Images in the left column are snapshots from the unlabeled “training” data used for local causal state reconstruction. Images in the right column are corresponding snapshots from the local causal state segmentation fields.
As can be seen in the right column, the DisCo results appear to segment (discover space-time structures) quite nicely from the input data. These results, the team states, “demonstrate state-of-the-art segmentation results for three complex scientific datasets, Including on 89.5 TB of simulated climate data (lightcones) in 6.6 minutes end-to-end.” The full segmentation videos are available at the DisCo YouTube channel.
Both K-Means and DBSCAN weak-scaling and strong scaling experiments were run on the CAM5.1 climate dataset. K-Means experiments were run on Cori’s “Haswell” Intel Xeon E5 processors and DBSCAN experiments were run on both Cori’s Xeon E5 and “Knights Landing” Xeon Phi processors.
Hero Run With K-Means
Evaluation of small datasets proved K-Means clustering was superior to DBSCAN for the problems evaluated. Thus, the team chose the distributed K-Means clustering method for their hero run. During this run they processed 89.5TB of lightcone data, obtained from 580 GB of CAM5.1 climate simulation data, on 1024 Intel Xeon nodes with 2 MPI ranks/node and 32 tbb threads/processor.
The total time to solution was 6.6 minutes with a weak scaling efficiency of 91 percent. In the figure below, the left column shows weak scaling results (91 percent scaling efficiency) and the right column shows the strong scaling results (64 percent scaling efficiency). Results from the hero run and the weak scaling experiments exhibit that the DisCo code scales well to process huge data sets and enable physics-based discovery in realistic systems.
Weak scaling and strong scaling DBSCAN was performed using the climate data set on both Intel Xeon and Intel Xeon Phi nodes.
For weak scaling on Intel Xeon and Intel Xeon Phi nodes, the spatial field was split across eight nodes. Each local node clustered its data set before merging with different nodes. A scaling efficiency of 34.6% was observed. For DBSCAN, the total running time is dictated by the runtime of the slowest node. Load imbalance in the number of points per node is a contributing factor.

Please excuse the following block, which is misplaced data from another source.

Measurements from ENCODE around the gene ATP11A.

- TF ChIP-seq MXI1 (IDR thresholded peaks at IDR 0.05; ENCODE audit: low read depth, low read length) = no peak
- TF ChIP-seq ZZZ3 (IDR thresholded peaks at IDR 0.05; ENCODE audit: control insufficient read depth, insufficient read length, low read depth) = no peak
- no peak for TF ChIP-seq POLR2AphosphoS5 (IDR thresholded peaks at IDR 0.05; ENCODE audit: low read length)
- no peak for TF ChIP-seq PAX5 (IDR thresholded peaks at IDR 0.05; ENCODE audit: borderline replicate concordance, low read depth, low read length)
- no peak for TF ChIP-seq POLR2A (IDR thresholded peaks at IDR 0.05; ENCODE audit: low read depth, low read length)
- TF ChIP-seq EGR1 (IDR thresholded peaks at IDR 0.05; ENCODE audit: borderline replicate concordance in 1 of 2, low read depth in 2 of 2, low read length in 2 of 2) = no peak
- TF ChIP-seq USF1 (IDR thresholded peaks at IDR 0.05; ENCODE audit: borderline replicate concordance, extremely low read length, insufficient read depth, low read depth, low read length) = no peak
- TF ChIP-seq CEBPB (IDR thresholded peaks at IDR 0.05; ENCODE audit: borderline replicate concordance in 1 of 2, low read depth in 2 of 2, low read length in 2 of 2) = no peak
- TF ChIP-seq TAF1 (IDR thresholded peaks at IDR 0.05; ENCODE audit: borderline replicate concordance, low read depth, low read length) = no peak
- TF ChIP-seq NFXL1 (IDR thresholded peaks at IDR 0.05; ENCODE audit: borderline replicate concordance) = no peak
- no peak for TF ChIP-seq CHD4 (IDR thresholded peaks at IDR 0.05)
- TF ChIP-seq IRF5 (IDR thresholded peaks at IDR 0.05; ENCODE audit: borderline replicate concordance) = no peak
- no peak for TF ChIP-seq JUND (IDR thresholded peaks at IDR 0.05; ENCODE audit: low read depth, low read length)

For strong scaling the team used a 1152 x 768 spatial field per node for the 128-nodes run; one timestep across 2 nodes for the 256 node run; one timestep across 4 nodes for the 512 node run; and one timestep across 8 nodes for the 1,024 node run. Overall scaling efficiency was 38 percent on Xeon Phi nodes and 52 percent on Xeon nodes.
Open Source And Vendor Optimized Libraries Are Essential
The team further notes that achieving Python performance and scalability on HPC systems relies heavily on availability of highly-optimized vendor libraries with easy-to-use APIs and integrated seamless distributed memory processing modes with popular libraries like scikit-learn, JIT compilers like Numba, and more.
The heavy reliance on both open-source and vendor optimized libraries can be seen in the following list from the paper, “We use Intel Distribution of Python (IDP) 3.6.8. IDP incorporates optimized libraries such as Intel MKL and Intel DAAL for machine learning and data analytics operations to improve performance on Intel platforms. We also use NumPy (1.16.1), SciPy (1.2.0), Numba (0.42.1), Intel TBB (2019.4), Intel DAAL (2019.3) and Intel MKL (2019.3) from Intel Anaconda channels. MPI4Py (3.0.0) is built to use the Cray MPI libraries. All K-Means experiments used Intel Daal4py (0.2019.20190404.223947) built from source.”
Validating unlabeled results that are otherwise not externally well-defined is a challenge faced by any unsupervised method. Like with extreme weather events, there is no consensus on how to properly define more general structures in complex fluid flows. Ground truth for these structures does not currently exist.
This meant that, for the more complex climate and Jupiter datasets visual inspection of the output from DisCo was used to determine whether the “structural” decomposition of the local causal states capture meaningful “structure” in the flow. However, the team did compare the 2D turbulence and Jupiter results with current state-of-art using Lagrangian Coherent Structure methods, but that is beyond the scope of this article (see the paper for more detail).
In looking to the future, DisCo researchers make the following claims in their paper:
- First distributed-memory implementation of local causal state reconstruction opening the door to processing very large real-world causal data sets.
- Performs unsupervised coherent structure segmentation on complex realistic fluid flows.
- Achieved good single-node, weak scaling, and strong scaling performance up to 1024 nodes.
- Use Python to achieve high performance while maintaining developer productivity by using a vendor optimized version of Python, various supporting libraries, and compilers.
Rob Farber is a global technology consultant and author with an extensive background in HPC and in developing machine learning technology that he applies at national labs and commercial organizations. Rob can be reached at firstname.lastname@example.org.